IMG_0094

What really matters is how pocketable it is, right? Well, see for yourself. that's my iPhone 4 to the right, and the Epic 4G Touch is on the left. The extra thickness of the latter is negligible while you hold it in your hand or even just keep it in your pocket. In fact, when I first took it out of the box, I thought it was thinner than the iPhone because it's so light

Samsung really impressed me with the incredible dimensions and weight of this device. It packs quite a bit more than most of the competition, and is just about as thin as the current thinnest smartphone. That's not an easy feat for anyone. 

Display

IMG_0093

The Samsung Epic 4G Touch packs a 4.52-inch, 480 x 800 Super AMOLED Plus display. It's incredibly bright and vivid, and other than being less pixel-dense than the Retina Display, it's a much better display. Viewing angles are pretty wide, although if you get too far, you'll start seeing a bit of a blue tint, which seems to be pretty common among Samsung's displays.

Really, though, being less pixel-dense isn't a big deal at all. In fact, it isn't one at all, because it was still a crystal clear display and I saw absolutely no pixelation. 

In terms of touch-responsiveness, the Epic 4G has one of the better response times and accuracy rates than other phones I've tested. I can't say that it's on par with the iPhone, but it's pretty darn close. I only encountered a mistap about once every day. 

Performance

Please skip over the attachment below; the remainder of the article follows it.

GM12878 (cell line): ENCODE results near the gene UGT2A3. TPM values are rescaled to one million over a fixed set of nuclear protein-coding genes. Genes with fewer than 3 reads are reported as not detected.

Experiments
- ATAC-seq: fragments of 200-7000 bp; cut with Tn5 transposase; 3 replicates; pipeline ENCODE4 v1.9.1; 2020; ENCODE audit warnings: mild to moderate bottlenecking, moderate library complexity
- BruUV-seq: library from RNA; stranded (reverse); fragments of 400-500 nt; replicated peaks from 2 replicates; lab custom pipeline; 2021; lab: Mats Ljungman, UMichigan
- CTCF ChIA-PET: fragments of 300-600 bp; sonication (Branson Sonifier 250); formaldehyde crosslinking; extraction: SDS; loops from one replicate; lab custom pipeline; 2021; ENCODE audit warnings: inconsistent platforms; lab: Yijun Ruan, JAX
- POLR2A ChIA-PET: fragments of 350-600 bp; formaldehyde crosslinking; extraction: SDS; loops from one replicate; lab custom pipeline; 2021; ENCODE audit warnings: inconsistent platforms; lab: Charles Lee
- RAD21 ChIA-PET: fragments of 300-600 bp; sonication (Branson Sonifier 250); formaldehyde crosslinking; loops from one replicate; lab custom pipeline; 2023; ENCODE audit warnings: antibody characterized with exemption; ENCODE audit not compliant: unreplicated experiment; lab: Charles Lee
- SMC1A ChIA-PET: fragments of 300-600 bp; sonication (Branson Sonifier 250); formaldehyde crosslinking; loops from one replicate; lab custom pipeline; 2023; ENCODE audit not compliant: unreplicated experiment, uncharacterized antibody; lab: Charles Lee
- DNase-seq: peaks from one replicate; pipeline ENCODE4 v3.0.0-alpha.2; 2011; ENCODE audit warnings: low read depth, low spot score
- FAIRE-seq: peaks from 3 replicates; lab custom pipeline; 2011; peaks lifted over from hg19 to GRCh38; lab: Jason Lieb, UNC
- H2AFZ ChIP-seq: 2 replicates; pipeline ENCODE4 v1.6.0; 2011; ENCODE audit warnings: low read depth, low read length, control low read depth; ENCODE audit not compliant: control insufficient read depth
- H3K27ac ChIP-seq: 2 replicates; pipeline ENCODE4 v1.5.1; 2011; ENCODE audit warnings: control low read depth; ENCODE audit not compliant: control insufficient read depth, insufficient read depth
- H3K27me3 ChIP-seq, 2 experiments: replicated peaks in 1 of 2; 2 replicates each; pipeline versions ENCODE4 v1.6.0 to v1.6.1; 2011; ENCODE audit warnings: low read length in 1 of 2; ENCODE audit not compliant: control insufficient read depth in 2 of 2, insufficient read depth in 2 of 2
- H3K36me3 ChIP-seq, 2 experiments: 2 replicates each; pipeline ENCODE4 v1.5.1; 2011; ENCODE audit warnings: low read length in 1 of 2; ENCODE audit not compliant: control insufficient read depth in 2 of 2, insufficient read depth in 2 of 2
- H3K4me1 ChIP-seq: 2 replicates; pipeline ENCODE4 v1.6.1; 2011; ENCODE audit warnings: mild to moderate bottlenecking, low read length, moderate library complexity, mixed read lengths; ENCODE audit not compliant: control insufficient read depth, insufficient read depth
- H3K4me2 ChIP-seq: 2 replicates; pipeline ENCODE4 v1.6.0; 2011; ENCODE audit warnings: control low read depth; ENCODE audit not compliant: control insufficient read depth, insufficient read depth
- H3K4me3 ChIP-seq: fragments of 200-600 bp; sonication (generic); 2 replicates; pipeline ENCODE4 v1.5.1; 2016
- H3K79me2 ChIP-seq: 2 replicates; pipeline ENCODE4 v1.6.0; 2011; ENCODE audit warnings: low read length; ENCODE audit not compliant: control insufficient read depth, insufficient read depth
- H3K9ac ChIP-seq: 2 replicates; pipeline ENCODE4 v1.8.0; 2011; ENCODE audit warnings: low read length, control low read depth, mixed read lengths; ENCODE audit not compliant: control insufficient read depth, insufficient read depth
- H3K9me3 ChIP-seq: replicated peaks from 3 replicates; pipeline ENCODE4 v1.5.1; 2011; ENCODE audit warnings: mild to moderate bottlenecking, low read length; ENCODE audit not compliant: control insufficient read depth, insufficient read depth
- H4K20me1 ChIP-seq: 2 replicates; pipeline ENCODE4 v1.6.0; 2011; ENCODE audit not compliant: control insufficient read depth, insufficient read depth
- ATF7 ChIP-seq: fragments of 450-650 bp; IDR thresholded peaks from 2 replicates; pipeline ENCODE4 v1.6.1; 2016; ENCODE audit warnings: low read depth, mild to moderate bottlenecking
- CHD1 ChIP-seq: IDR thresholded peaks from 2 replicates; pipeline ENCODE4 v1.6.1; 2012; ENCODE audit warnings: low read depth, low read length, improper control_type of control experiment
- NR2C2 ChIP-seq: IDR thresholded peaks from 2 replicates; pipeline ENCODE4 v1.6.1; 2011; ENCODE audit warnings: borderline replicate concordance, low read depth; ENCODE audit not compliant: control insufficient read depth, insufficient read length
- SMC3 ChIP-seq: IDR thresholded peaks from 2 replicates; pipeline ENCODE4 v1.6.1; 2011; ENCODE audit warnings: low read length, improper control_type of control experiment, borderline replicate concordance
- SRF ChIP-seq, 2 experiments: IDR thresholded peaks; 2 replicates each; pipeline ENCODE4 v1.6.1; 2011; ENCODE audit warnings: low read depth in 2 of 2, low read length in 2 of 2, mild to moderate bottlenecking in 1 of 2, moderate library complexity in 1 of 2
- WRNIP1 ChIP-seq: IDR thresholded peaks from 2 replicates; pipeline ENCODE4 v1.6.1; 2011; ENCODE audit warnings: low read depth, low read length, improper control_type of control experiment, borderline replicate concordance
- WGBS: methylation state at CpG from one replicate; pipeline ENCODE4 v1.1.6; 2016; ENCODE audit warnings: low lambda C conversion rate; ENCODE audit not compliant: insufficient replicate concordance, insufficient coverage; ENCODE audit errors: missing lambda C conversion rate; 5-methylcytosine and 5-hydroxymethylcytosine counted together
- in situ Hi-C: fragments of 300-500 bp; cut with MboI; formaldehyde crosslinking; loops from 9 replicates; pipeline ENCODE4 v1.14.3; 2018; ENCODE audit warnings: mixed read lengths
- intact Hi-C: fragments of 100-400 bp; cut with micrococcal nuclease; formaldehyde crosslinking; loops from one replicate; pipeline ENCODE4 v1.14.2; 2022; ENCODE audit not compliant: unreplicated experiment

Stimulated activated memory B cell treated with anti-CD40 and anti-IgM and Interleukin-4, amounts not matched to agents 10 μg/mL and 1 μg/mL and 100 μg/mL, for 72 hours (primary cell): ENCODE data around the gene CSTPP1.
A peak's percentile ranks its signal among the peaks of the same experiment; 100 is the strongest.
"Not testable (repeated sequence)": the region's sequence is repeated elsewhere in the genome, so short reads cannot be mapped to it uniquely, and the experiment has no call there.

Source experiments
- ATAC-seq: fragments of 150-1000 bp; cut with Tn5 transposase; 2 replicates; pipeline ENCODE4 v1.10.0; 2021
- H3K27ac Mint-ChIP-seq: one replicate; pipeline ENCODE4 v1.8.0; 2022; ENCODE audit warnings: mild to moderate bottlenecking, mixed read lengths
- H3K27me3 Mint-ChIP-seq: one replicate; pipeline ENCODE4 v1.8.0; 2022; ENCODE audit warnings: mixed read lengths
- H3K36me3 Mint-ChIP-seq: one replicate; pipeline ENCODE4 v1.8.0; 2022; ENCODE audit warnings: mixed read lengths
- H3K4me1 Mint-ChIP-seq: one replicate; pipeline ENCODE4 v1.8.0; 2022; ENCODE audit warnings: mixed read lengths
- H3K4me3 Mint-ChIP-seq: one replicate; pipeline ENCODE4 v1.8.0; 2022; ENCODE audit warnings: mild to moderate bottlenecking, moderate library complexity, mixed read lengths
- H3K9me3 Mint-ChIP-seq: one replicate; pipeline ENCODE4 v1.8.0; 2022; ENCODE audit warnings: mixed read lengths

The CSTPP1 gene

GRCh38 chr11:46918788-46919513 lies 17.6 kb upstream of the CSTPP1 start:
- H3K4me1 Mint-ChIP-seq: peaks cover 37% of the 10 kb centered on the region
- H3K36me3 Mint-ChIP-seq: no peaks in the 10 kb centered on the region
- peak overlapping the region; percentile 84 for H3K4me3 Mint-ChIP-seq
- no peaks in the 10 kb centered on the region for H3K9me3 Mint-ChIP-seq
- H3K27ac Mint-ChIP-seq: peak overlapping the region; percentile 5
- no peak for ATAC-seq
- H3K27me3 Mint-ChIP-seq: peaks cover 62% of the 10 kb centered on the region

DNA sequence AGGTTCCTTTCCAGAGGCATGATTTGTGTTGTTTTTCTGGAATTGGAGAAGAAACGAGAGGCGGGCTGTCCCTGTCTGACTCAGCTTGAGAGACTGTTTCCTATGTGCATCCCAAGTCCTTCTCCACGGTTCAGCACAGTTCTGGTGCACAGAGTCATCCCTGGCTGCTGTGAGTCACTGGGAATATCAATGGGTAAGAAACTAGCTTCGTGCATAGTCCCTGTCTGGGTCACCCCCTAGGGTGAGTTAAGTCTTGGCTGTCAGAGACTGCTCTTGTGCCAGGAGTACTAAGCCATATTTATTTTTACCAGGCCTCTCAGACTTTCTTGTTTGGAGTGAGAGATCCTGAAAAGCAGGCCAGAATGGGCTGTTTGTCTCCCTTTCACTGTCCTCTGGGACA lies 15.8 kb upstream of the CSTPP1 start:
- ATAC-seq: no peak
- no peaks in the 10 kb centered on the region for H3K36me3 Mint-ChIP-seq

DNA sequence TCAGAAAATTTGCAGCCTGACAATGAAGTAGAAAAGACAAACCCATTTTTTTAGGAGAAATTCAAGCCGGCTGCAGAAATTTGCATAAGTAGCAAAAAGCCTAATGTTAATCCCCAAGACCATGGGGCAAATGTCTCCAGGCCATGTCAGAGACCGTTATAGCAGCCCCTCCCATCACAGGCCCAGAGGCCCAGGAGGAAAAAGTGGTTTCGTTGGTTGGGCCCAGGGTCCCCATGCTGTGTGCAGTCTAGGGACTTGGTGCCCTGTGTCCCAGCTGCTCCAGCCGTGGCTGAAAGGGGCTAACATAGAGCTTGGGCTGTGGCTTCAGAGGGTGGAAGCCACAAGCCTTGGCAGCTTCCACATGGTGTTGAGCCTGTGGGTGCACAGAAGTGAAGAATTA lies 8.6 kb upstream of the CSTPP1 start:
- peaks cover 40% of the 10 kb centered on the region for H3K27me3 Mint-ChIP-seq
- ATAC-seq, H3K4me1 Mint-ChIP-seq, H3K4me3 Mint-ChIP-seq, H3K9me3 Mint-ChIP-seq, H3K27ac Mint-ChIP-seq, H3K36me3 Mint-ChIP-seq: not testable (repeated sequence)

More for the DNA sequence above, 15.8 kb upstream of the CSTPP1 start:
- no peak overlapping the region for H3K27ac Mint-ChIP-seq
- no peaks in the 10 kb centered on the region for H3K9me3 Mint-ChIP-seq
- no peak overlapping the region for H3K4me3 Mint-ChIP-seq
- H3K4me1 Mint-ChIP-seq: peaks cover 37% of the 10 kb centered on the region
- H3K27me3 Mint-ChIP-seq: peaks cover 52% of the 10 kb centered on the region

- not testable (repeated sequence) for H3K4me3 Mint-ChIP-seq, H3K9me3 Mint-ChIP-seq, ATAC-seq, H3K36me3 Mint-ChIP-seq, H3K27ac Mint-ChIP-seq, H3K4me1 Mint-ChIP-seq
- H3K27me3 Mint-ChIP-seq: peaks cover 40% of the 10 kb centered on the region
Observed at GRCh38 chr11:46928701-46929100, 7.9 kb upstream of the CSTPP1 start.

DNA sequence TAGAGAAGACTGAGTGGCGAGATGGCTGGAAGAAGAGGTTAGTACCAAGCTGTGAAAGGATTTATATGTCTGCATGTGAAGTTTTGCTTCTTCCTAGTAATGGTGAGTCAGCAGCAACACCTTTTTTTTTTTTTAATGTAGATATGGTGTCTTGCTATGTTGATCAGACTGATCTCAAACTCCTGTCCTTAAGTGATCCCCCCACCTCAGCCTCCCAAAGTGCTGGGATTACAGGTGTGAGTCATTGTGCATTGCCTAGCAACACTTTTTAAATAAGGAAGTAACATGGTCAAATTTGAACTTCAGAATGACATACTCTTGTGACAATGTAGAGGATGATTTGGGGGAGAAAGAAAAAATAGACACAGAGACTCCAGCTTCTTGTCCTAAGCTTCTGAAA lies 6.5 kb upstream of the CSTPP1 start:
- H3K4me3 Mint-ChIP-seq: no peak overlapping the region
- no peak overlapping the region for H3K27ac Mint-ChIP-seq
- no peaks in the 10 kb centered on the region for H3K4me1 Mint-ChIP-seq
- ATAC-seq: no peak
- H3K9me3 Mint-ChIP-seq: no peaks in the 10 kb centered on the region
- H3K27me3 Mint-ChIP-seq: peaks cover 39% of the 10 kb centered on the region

IMG_0102

In my week of using this device, I found it to be the speediest one I've ever used. It gets a Quadrant score of 3144, which is nothing to scoff at. The nimble and quick Exynos dual-core processor inside helps the Epic achieve awesome performance. There wasn't anything that I did that it couldn't handle. 

Connectivity

Like I said before, the Epic seems to be a little lacking in the connectivity department. It has 3G and 4G and Bluetooth, sure, but there is no miniHDMI port. There are actually only two ports on the entire device: the 3.5mm headset jack and the microUSB port. Also lacking is DLNA certification, but that is the case with a lot of phones still. 

Battery Life

My typical phone use consists of heavy web browsing, email, texting, calling, and playing games. In doing all of those things, I was only able to run down the battery to about 50% after a full 8-hour day. Screen brightness was set on the automatic setting, with WiFi, Bluetooth, and 3G connectivity turned on. I was very impressed with how well the Epic conserved battery life. Android has historically had some pretty poor battery life, so this was an unexpected, wonderful surprise. 

Conclusion

IMG_0101

Samsung's original Galaxy S line was a killer set of devices. I should know; I had the original Epic 4G. And with the Galaxy S II and the Epic 4G Touch, Samsung has just again proven that they are capable of building the most incredible Android smartphones out there.

Pocketables does not accept targeted advertising, phony guest posts, paid reviews, etc. Help us keep this way with support on Patreon!

Calob Horton

Calob Horton is an associate editor at Pocketables. He loves all technology, no matter which company it comes from. This unbiased view of the tech world allows him to choose the products that best fit his personal needs and tastes: a Microsoft Surface Pro, a Samsung Galaxy Note 3, and a third-gen iPad.Google+ | Twitter | More posts by Calob | Subscribe to Calob's posts